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  #9894  
Old Posted Apr 27, 2010, 8:07 PM
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University of Chicago Projects:

Library expansion


Site work where the Preforming Arts Tower will be built. The house in the background was Loredo Taft's studio was.
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  #9895  
Old Posted Apr 27, 2010, 9:15 PM
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^ It's like A Hyde Park Renaissance...
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  #9896  
Old Posted Apr 27, 2010, 9:40 PM
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Go figure, when I clarify what I'm saying, and concede some points, it makes it sound inconsistent. "Duh."

The building is clearly seperated into two distinct, stacked units in the first proposal, which bear little visual relationship to each other. They don't share proportions - clunky - there's no continuous elements between the two. The second proposal addressed this better with its vertical line. It masses the building as two side-by-side vertical masses, which makes more sense; the disconnection makes it look lopsided. Perhaps if the setback was from the front facade instead of the left side it would look better. If the first proposal had some division going down the facade to the street, it would work better. Since it's a theater, the floor heights are going to be taller on the base and shorter above. So clearly, no, it's not literally randomly sized. The staircase is a nice architectural touch that doesn't really make sense for what the building is - I don't see residents choosing that highly-public staircase to get to their residences. That's an element that works well in a public building. It would make me assume that those are offices above, not apartments.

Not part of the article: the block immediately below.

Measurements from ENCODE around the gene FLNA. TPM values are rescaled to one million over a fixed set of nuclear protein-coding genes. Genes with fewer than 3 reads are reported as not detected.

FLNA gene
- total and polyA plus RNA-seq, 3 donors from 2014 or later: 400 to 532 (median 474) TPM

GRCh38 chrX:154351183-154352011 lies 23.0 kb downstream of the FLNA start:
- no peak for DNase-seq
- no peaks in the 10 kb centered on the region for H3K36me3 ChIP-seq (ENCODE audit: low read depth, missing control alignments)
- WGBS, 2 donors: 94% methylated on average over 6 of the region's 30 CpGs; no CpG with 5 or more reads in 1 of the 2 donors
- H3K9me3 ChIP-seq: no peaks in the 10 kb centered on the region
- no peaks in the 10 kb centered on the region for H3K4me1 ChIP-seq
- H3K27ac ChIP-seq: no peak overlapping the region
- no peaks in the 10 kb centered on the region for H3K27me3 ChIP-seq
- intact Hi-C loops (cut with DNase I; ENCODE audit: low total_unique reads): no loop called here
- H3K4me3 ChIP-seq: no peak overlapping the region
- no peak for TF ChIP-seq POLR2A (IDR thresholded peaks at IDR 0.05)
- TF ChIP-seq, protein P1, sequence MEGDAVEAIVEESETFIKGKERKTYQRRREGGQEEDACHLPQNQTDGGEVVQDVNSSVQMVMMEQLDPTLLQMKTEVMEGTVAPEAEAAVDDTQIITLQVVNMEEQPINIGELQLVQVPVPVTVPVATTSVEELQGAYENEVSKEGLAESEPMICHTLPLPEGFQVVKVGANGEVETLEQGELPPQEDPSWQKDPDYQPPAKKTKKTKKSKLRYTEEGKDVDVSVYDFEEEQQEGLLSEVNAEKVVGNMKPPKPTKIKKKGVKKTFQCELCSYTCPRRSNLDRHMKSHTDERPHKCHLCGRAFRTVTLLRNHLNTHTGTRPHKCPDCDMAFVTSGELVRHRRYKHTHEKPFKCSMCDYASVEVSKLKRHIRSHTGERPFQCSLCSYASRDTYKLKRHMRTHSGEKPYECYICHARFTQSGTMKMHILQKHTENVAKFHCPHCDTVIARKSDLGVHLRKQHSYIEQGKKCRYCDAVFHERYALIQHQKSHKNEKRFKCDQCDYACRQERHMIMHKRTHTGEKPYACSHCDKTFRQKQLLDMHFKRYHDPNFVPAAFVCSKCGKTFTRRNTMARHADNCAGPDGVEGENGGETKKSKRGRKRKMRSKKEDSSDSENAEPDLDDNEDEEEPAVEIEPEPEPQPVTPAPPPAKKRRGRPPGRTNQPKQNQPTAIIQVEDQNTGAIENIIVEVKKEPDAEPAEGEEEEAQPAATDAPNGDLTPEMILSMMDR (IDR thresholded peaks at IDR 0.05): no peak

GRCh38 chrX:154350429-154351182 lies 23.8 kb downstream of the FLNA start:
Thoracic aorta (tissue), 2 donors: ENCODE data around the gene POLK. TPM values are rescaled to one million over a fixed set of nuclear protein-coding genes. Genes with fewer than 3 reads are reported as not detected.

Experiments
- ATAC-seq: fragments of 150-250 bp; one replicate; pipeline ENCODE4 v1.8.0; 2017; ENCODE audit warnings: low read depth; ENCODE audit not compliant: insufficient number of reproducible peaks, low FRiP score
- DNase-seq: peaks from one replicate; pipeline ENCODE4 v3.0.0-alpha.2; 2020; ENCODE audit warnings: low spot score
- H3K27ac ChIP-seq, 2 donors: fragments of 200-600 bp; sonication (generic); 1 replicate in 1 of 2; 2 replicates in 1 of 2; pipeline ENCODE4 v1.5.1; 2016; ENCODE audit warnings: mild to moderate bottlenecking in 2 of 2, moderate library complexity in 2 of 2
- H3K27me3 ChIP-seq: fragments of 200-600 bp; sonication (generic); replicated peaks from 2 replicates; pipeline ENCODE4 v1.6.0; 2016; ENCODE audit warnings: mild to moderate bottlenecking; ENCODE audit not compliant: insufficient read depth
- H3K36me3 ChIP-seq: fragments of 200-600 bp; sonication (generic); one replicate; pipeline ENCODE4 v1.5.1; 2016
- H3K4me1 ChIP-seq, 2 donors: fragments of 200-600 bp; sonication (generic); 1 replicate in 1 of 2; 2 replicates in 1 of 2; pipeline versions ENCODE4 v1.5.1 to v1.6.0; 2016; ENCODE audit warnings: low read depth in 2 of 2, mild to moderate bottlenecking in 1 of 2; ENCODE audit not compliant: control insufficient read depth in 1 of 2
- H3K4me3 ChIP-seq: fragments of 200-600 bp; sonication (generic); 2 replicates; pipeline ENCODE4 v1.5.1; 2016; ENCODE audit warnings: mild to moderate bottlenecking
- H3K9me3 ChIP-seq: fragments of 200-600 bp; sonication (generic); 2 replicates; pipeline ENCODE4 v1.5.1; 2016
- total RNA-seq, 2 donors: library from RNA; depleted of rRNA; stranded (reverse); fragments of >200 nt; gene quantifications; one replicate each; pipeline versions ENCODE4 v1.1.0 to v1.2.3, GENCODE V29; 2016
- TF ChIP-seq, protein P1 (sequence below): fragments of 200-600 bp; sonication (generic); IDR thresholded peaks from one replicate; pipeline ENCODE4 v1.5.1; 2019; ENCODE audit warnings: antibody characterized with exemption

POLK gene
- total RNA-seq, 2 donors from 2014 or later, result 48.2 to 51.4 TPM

Sure, it has similar roof heights to surrounding buildings. I never complained about the envelope. Nowhereman was responding to a different kind of scale than what I was referencing. Yeah, it meets one aspect of its context, that doesn't make the rest of it fit. I wouldn't have a problem with the base if that's all it was - it wouldn't fit in all that well, but it would have enough merit that I wouldn't complain. But that top chunk just clashes with the base.

I'm OBVIOUSLY complaining about the random width of the windows and not the vertical. There's no rhythm, there's no pattern, there's no relationship to the width of the windows at the base. It's an arbitrary treatment that looks cheap. Visual interest and different colors is fine, but there's generally some pattern to it. Sure, it's a familiar element of contemporary design, but is it well-executed here?

No, it's not completely awful, it's not a gas station, it doesn't have a parking lot out front, it meets the corner - I would think these things go without saying. It does fit in Footprint, Roof shape and Envelope. It's the articulation and the solid to void relationship that are problematic. The second proposal addresses these issues. While the second proposal is still not a very good building, it's at least less objectionable - the main problem is in the finish materials. I am curious how the first proposal would have worked structurally, since it's not evident from the rendering - cantilevered off a core?
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  #9897  
Old Posted Apr 27, 2010, 10:17 PM
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Originally Posted by Ch.G, Ch.G View Post
^ It's like A Hyde Park Renaissance...
Yeah, the tower is actually in my neighborhood though, Woodlawn.
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  #9898  
Old Posted Apr 27, 2010, 10:51 PM
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University of Chicago Projects:
I believe the garden has been cleared, but is the new CTS building under construction now too?
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  #9899  
Old Posted Apr 28, 2010, 1:22 AM